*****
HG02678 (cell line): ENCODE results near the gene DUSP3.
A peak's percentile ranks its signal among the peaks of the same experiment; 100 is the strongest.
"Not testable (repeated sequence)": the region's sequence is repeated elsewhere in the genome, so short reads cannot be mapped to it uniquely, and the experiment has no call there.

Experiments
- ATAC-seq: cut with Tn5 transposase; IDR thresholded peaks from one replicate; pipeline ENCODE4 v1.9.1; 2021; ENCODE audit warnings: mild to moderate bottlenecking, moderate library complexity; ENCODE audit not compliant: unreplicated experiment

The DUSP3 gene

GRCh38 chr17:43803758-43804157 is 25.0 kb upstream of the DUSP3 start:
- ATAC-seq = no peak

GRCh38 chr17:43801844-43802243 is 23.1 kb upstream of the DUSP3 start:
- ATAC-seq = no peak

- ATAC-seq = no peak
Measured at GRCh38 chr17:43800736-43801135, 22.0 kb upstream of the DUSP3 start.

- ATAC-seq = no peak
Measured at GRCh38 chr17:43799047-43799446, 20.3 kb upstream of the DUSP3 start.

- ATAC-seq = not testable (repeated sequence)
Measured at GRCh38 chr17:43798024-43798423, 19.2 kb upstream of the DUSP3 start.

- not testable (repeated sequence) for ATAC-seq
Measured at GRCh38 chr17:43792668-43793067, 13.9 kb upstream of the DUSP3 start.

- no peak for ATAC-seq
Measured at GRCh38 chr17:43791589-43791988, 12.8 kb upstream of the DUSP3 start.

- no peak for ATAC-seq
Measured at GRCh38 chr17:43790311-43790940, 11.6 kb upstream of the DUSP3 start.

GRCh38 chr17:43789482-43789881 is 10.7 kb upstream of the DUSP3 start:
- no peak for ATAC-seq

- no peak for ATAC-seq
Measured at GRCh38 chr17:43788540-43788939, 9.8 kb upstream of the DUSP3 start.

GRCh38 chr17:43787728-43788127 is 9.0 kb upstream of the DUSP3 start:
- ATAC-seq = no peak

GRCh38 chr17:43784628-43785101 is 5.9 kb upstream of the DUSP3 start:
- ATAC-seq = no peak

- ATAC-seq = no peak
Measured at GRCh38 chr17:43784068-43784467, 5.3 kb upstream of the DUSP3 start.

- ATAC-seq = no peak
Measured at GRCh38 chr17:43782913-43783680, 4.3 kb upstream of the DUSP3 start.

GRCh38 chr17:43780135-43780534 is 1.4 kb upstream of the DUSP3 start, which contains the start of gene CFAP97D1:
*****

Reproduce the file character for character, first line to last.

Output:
HG02678 (cell line): ENCODE results near the gene DUSP3.
A peak's percentile ranks its signal among the peaks of the same experiment; 100 is the strongest.
"Not testable (repeated sequence)": the region's sequence is repeated elsewhere in the genome, so short reads cannot be mapped to it uniquely, and the experiment has no call there.

Experiments
- ATAC-seq: cut with Tn5 transposase; IDR thresholded peaks from one replicate; pipeline ENCODE4 v1.9.1; 2021; ENCODE audit warnings: mild to moderate bottlenecking, moderate library complexity; ENCODE audit not compliant: unreplicated experiment

The DUSP3 gene

GRCh38 chr17:43803758-43804157 is 25.0 kb upstream of the DUSP3 start:
- ATAC-seq = no peak

GRCh38 chr17:43801844-43802243 is 23.1 kb upstream of the DUSP3 start:
- ATAC-seq = no peak

- ATAC-seq = no peak
Measured at GRCh38 chr17:43800736-43801135, 22.0 kb upstream of the DUSP3 start.

- ATAC-seq = no peak
Measured at GRCh38 chr17:43799047-43799446, 20.3 kb upstream of the DUSP3 start.

- ATAC-seq = not testable (repeated sequence)
Measured at GRCh38 chr17:43798024-43798423, 19.2 kb upstream of the DUSP3 start.

- not testable (repeated sequence) for ATAC-seq
Measured at GRCh38 chr17:43792668-43793067, 13.9 kb upstream of the DUSP3 start.

- no peak for ATAC-seq
Measured at GRCh38 chr17:43791589-43791988, 12.8 kb upstream of the DUSP3 start.

- no peak for ATAC-seq
Measured at GRCh38 chr17:43790311-43790940, 11.6 kb upstream of the DUSP3 start.

GRCh38 chr17:43789482-43789881 is 10.7 kb upstream of the DUSP3 start:
- no peak for ATAC-seq

- no peak for ATAC-seq
Measured at GRCh38 chr17:43788540-43788939, 9.8 kb upstream of the DUSP3 start.

GRCh38 chr17:43787728-43788127 is 9.0 kb upstream of the DUSP3 start:
- ATAC-seq = no peak

GRCh38 chr17:43784628-43785101 is 5.9 kb upstream of the DUSP3 start:
- ATAC-seq = no peak

- ATAC-seq = no peak
Measured at GRCh38 chr17:43784068-43784467, 5.3 kb upstream of the DUSP3 start.

- ATAC-seq = no peak
Measured at GRCh38 chr17:43782913-43783680, 4.3 kb upstream of the DUSP3 start.

GRCh38 chr17:43780135-43780534 is 1.4 kb upstream of the DUSP3 start, which contains the start of gene CFAP97D1: